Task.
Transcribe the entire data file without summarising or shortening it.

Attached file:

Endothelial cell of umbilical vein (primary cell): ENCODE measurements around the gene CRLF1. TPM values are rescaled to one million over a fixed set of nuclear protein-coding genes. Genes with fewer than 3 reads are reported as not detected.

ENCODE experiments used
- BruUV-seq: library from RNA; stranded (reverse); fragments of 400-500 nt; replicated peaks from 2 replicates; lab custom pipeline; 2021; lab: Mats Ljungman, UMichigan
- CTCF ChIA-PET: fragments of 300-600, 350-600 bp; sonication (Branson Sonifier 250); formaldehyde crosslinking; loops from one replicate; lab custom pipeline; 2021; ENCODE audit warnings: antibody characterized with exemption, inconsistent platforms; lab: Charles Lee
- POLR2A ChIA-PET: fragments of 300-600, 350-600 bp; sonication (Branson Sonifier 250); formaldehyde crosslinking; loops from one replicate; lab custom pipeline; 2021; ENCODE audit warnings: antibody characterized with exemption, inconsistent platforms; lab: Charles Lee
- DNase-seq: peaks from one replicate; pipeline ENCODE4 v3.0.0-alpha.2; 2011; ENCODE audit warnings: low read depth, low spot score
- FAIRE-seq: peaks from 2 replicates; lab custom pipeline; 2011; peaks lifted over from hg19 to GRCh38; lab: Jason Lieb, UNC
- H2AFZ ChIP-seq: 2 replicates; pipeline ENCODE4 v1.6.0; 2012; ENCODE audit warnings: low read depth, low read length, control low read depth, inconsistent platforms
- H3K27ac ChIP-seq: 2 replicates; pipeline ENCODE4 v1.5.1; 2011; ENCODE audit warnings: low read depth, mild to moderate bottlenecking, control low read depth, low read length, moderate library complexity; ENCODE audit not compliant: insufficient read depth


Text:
Endothelial cell of umbilical vein (primary cell): ENCODE measurements around the gene CRLF1. TPM values are rescaled to one million over a fixed set of nuclear protein-coding genes. Genes with fewer than 3 reads are reported as not detected.

ENCODE experiments used
- BruUV-seq: library from RNA; stranded (reverse); fragments of 400-500 nt; replicated peaks from 2 replicates; lab custom pipeline; 2021; lab: Mats Ljungman, UMichigan
- CTCF ChIA-PET: fragments of 300-600, 350-600 bp; sonication (Branson Sonifier 250); formaldehyde crosslinking; loops from one replicate; lab custom pipeline; 2021; ENCODE audit warnings: antibody characterized with exemption, inconsistent platforms; lab: Charles Lee
- POLR2A ChIA-PET: fragments of 300-600, 350-600 bp; sonication (Branson Sonifier 250); formaldehyde crosslinking; loops from one replicate; lab custom pipeline; 2021; ENCODE audit warnings: antibody characterized with exemption, inconsistent platforms; lab: Charles Lee
- DNase-seq: peaks from one replicate; pipeline ENCODE4 v3.0.0-alpha.2; 2011; ENCODE audit warnings: low read depth, low spot score
- FAIRE-seq: peaks from 2 replicates; lab custom pipeline; 2011; peaks lifted over from hg19 to GRCh38; lab: Jason Lieb, UNC
- H2AFZ ChIP-seq: 2 replicates; pipeline ENCODE4 v1.6.0; 2012; ENCODE audit warnings: low read depth, low read length, control low read depth, inconsistent platforms
- H3K27ac ChIP-seq: 2 replicates; pipeline ENCODE4 v1.5.1; 2011; ENCODE audit warnings: low read depth, mild to moderate bottlenecking, control low read depth, low read length, moderate library complexity; ENCODE audit not compliant: insufficient read depth